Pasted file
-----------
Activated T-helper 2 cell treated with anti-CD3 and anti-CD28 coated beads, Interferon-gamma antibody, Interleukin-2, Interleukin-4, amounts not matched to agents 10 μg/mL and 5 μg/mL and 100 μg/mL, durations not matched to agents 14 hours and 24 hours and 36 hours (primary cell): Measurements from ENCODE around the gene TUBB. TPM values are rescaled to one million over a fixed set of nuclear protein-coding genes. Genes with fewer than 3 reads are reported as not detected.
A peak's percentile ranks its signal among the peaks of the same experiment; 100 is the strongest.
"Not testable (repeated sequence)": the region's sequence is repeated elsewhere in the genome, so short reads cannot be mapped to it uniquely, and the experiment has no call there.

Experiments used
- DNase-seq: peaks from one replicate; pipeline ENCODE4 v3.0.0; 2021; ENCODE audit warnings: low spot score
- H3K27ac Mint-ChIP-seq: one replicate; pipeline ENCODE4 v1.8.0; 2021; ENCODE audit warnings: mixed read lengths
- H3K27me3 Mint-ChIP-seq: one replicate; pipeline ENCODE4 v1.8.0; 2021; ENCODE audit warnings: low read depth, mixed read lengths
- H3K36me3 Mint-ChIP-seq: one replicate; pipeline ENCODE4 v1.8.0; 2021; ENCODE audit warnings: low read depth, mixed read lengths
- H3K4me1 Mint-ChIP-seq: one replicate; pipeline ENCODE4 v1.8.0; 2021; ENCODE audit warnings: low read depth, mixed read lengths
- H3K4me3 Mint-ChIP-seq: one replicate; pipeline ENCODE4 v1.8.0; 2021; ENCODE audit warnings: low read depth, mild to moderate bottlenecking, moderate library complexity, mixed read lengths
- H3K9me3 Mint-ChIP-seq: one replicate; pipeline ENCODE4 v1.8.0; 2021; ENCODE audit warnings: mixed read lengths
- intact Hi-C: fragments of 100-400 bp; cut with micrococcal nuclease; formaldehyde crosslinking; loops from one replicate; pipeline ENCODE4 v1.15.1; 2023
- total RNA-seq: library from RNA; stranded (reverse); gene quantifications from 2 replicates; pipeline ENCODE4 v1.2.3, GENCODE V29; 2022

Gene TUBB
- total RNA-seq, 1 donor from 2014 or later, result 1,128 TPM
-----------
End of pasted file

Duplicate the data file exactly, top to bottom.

Activated T-helper 2 cell treated with anti-CD3 and anti-CD28 coated beads, Interferon-gamma antibody, Interleukin-2, Interleukin-4, amounts not matched to agents 10 μg/mL and 5 μg/mL and 100 μg/mL, durations not matched to agents 14 hours and 24 hours and 36 hours (primary cell): Measurements from ENCODE around the gene TUBB. TPM values are rescaled to one million over a fixed set of nuclear protein-coding genes. Genes with fewer than 3 reads are reported as not detected.
A peak's percentile ranks its signal among the peaks of the same experiment; 100 is the strongest.
"Not testable (repeated sequence)": the region's sequence is repeated elsewhere in the genome, so short reads cannot be mapped to it uniquely, and the experiment has no call there.

Experiments used
- DNase-seq: peaks from one replicate; pipeline ENCODE4 v3.0.0; 2021; ENCODE audit warnings: low spot score
- H3K27ac Mint-ChIP-seq: one replicate; pipeline ENCODE4 v1.8.0; 2021; ENCODE audit warnings: mixed read lengths
- H3K27me3 Mint-ChIP-seq: one replicate; pipeline ENCODE4 v1.8.0; 2021; ENCODE audit warnings: low read depth, mixed read lengths
- H3K36me3 Mint-ChIP-seq: one replicate; pipeline ENCODE4 v1.8.0; 2021; ENCODE audit warnings: low read depth, mixed read lengths
- H3K4me1 Mint-ChIP-seq: one replicate; pipeline ENCODE4 v1.8.0; 2021; ENCODE audit warnings: low read depth, mixed read lengths
- H3K4me3 Mint-ChIP-seq: one replicate; pipeline ENCODE4 v1.8.0; 2021; ENCODE audit warnings: low read depth, mild to moderate bottlenecking, moderate library complexity, mixed read lengths
- H3K9me3 Mint-ChIP-seq: one replicate; pipeline ENCODE4 v1.8.0; 2021; ENCODE audit warnings: mixed read lengths
- intact Hi-C: fragments of 100-400 bp; cut with micrococcal nuclease; formaldehyde crosslinking; loops from one replicate; pipeline ENCODE4 v1.15.1; 2023
- total RNA-seq: library from RNA; stranded (reverse); gene quantifications from 2 replicates; pipeline ENCODE4 v1.2.3, GENCODE V29; 2022

Gene TUBB
- total RNA-seq, 1 donor from 2014 or later, result 1,128 TPM